The tent flysheet is what keeps the elements out. Somewhere in the tent specification you’re going to see a figure something like this 3000mmHH or HH: 3000mm, this is a measure of waterproofness. The HH stands for hydrostatic head and it is the extent to which the tent material can withstand a column of water, in this case 3000mm of water. The higher the figure the more waterproof the tent is. Just to let you know 800mmHH is the minimum requirement for waterproofness and all tents are greater than that.
From my experience the size of your tent is proportional to the amount of sleep you’re going to get. If you’re a family of four lying on four foam mats then you need a four person tent but you won’t get any sleep. If you’re a family of four sleeping soundly on four comfy airbeds then you need a five person tent because the comfy airbeds won’t fit into a four person tent. Buy a bigger tent than you think you’re going to need.
The Tent Porch
An advantage of a larger tent is the porch size. For camping jaunts with the family I recommend you get a tent porch you can have a game of Cluedo in, or at the very least Connect 4.
The fully sewn-in groundsheet is great for keeping the bugs out, and the rain and the wind and the kids, no, not the kids, sorry. But, as with everything, there is always good and bad. The bad points are cost and excess condensation. A tent with a fully sewn-in groundsheet is more expensive because it cost more to manufacture so there’s no way round that. It does keep the tent warmer, which in most cases is a good thing, but in certain conditions it can get too warm and too humid. Luckily there are ventilation options to cool things down, so on the whole I think a sewn-in groundsheet is worth the extra cost.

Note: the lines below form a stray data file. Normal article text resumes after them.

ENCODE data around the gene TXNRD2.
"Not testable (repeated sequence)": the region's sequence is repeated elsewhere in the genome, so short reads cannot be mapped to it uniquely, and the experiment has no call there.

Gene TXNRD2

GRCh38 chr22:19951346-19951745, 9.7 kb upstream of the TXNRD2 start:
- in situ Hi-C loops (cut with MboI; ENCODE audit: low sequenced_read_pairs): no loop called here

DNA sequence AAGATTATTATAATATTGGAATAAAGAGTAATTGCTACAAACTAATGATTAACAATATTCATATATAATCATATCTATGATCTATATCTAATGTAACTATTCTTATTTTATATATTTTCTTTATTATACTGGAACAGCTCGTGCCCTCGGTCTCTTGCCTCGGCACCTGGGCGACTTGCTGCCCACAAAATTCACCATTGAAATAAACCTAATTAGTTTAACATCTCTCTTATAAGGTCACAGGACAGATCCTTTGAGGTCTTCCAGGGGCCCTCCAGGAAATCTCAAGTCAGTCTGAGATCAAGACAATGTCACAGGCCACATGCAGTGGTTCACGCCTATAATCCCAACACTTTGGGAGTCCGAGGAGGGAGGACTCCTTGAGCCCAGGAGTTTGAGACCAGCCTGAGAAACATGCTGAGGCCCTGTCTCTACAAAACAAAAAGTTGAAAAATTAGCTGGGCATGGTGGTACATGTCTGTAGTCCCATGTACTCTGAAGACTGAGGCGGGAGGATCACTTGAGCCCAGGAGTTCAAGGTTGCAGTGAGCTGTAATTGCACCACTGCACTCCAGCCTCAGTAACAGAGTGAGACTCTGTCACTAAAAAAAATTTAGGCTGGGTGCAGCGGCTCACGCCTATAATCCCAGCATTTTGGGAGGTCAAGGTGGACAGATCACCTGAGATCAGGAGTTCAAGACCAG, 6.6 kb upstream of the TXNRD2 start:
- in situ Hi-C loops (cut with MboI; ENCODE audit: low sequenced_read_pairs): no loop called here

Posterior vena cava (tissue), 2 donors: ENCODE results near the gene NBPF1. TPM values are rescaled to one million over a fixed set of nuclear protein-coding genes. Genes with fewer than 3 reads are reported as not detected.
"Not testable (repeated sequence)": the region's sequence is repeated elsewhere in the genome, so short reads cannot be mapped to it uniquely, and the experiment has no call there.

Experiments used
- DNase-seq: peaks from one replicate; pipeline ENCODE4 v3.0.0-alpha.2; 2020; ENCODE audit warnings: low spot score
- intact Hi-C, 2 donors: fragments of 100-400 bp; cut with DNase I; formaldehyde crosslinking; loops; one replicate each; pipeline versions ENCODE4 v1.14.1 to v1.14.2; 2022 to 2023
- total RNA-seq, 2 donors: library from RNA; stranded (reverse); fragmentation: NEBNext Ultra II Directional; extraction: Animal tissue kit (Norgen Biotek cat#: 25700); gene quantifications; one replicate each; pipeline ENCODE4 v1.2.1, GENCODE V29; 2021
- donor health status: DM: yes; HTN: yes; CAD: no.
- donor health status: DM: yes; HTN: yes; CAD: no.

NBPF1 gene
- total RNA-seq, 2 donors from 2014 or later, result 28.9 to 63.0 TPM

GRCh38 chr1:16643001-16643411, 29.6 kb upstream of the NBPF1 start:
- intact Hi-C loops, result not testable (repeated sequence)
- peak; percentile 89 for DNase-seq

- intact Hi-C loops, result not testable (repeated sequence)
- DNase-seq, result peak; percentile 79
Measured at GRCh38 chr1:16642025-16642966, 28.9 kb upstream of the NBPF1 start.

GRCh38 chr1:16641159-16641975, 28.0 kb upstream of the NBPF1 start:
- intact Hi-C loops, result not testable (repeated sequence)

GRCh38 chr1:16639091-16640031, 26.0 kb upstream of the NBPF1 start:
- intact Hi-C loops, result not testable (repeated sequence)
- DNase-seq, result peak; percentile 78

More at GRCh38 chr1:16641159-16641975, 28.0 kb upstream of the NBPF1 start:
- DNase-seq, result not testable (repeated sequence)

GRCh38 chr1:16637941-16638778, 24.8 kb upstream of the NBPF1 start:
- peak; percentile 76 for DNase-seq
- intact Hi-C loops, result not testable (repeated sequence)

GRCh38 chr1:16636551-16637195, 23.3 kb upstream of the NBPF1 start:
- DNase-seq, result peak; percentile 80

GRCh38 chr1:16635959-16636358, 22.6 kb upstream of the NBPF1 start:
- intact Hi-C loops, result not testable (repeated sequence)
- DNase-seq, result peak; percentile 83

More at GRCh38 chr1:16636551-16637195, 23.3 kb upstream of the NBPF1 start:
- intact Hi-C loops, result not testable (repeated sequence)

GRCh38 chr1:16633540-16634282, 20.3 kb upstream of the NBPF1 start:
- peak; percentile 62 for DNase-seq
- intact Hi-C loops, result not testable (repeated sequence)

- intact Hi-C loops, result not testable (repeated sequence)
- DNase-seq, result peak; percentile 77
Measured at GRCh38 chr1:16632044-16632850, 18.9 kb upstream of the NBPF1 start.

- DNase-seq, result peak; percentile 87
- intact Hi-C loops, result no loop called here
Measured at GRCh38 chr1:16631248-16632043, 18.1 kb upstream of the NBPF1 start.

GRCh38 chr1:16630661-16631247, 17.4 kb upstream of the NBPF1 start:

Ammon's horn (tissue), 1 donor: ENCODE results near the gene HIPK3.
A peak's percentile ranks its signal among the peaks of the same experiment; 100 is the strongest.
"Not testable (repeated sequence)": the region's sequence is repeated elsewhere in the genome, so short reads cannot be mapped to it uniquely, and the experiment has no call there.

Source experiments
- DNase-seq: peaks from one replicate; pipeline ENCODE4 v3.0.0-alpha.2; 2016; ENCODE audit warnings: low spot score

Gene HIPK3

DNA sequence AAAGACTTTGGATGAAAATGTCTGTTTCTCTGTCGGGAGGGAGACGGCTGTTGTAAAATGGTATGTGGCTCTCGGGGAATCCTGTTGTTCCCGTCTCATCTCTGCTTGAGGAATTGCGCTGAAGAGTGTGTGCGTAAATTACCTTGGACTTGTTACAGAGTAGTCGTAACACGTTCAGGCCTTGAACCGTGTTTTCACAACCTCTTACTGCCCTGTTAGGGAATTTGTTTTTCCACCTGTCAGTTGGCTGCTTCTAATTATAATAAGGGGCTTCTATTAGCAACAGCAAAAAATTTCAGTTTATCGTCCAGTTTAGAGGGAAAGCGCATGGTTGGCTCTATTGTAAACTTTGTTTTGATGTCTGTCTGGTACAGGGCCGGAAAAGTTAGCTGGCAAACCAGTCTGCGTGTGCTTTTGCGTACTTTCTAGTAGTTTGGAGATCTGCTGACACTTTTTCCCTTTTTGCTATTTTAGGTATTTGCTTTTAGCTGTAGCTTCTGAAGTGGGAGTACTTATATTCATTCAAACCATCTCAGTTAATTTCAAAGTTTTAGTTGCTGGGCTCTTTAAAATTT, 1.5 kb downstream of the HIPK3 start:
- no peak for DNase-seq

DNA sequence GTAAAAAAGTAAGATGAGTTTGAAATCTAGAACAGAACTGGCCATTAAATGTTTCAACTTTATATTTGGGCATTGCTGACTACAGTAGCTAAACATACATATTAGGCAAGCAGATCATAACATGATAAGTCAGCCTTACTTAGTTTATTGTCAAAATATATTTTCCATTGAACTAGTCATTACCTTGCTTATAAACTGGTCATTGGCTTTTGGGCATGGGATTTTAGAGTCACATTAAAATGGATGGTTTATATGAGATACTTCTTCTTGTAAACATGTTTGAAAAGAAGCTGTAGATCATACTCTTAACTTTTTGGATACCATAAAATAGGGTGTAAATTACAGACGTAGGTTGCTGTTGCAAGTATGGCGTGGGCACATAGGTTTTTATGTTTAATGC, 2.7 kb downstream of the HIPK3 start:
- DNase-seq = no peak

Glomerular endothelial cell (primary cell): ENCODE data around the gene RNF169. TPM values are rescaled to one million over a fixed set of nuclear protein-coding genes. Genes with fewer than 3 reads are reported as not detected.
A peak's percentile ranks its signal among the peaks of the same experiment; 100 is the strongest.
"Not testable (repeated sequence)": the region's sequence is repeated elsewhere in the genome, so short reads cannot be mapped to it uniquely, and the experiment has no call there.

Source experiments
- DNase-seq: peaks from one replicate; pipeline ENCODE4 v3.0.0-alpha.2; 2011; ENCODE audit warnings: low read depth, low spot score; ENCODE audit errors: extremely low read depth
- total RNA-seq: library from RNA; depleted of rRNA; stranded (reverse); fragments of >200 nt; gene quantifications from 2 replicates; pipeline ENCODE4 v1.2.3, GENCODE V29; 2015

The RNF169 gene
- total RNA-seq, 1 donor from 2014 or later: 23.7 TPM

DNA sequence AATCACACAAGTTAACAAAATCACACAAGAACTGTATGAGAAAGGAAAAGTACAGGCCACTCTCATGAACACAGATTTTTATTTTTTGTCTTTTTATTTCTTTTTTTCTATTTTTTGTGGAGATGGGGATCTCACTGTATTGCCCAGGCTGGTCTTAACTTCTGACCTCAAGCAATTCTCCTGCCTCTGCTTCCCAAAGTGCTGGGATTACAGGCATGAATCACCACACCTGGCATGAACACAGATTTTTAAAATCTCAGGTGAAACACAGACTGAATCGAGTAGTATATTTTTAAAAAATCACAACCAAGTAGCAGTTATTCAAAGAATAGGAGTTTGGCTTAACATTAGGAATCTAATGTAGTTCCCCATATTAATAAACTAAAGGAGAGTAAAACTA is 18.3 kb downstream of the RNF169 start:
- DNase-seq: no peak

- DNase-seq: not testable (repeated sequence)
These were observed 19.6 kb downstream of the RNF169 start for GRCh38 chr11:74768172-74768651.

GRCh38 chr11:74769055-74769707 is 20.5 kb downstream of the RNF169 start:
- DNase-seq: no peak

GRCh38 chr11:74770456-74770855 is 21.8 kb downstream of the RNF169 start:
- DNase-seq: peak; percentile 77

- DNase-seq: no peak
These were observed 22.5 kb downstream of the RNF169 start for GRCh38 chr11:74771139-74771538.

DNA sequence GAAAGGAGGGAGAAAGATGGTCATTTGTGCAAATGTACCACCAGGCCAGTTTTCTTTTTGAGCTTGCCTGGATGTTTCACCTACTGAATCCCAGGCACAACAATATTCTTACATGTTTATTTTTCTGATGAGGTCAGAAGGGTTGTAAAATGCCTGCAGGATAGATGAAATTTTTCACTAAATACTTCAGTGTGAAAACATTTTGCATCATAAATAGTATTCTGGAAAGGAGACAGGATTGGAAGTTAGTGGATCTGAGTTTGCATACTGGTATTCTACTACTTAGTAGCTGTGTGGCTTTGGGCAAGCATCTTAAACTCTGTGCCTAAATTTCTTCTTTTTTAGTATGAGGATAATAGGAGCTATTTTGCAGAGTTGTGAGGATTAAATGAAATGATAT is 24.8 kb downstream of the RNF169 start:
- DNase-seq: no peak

Tent poles are the one item that people complain about most. Unfortunately they are also the only part of the tent that doesn’t fall under the tents warranty. Tent poles break in strong winds or if you don’t erect the tent correctly- that is a fact of camping life. There are three main types of tent pole: aluminium, carbon fibre and fibreglass. Aluminium is the strongest and the heaviest and the most expensive, carbon fibre is normally found in hiking tents and fibreglass is the least expensive, which is probably why it’s the most popular. Fibreglass, although not the best, is still good for summer family camping in a nice sheltered valley.
How many home-from-home luxuries do you need when you’re camping? Are roll-up blinds essential? How many lanterns can you hang? Do you require an electrical point? Will you put your tent up in the dark and need reflective webbing? If you’re 5 foot 5 do you need 7 foot headroom? I don’t think you do.
If you’re buying a tent and not sure which one to go for, have a look at these tent reviews , it might save you some time. If you want outdoor gear reviews, in general, this link should be informative.